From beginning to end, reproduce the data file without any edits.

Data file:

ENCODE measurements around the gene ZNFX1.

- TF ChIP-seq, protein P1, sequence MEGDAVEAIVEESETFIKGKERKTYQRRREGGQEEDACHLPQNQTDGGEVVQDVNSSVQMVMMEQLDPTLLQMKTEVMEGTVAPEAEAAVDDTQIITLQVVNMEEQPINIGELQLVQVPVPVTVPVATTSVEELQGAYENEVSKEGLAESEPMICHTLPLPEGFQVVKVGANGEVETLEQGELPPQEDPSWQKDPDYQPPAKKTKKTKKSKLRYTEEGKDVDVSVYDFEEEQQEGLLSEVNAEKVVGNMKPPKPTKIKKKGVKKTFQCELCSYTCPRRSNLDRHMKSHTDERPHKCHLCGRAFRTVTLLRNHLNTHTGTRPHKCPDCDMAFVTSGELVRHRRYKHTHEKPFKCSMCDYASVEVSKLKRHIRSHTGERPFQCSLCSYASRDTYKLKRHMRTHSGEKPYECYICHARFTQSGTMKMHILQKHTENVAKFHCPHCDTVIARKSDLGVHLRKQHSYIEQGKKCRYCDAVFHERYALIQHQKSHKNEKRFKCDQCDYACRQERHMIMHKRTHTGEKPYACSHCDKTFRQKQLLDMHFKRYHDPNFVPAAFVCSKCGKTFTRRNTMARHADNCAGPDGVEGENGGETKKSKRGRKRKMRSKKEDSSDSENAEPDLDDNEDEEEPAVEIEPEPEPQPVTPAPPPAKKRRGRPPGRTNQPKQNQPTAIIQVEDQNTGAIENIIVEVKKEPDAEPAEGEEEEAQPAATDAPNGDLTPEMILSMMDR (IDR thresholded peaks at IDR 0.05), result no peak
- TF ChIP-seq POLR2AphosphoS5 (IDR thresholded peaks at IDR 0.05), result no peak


ENCODE measurements around the gene ZNFX1.

- TF ChIP-seq, protein P1, sequence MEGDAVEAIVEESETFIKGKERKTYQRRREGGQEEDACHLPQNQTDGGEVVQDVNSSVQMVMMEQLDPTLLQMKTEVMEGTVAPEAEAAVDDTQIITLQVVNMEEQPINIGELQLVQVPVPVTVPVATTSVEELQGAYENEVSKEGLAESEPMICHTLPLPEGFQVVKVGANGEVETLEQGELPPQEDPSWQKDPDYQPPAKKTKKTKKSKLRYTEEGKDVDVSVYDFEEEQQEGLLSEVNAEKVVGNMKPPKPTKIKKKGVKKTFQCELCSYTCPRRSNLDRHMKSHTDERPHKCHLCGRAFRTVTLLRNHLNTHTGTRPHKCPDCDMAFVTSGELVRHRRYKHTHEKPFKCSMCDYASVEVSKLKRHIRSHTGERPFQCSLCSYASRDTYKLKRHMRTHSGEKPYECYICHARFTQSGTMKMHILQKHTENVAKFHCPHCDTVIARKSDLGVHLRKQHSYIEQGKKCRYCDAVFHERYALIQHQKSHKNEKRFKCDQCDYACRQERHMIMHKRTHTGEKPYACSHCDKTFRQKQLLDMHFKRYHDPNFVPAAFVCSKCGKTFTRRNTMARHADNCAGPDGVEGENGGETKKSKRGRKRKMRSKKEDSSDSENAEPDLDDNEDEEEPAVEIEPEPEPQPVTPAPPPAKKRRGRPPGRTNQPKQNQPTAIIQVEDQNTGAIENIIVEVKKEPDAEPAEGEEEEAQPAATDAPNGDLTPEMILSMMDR (IDR thresholded peaks at IDR 0.05), result no peak
- TF ChIP-seq POLR2AphosphoS5 (IDR thresholded peaks at IDR 0.05), result no peak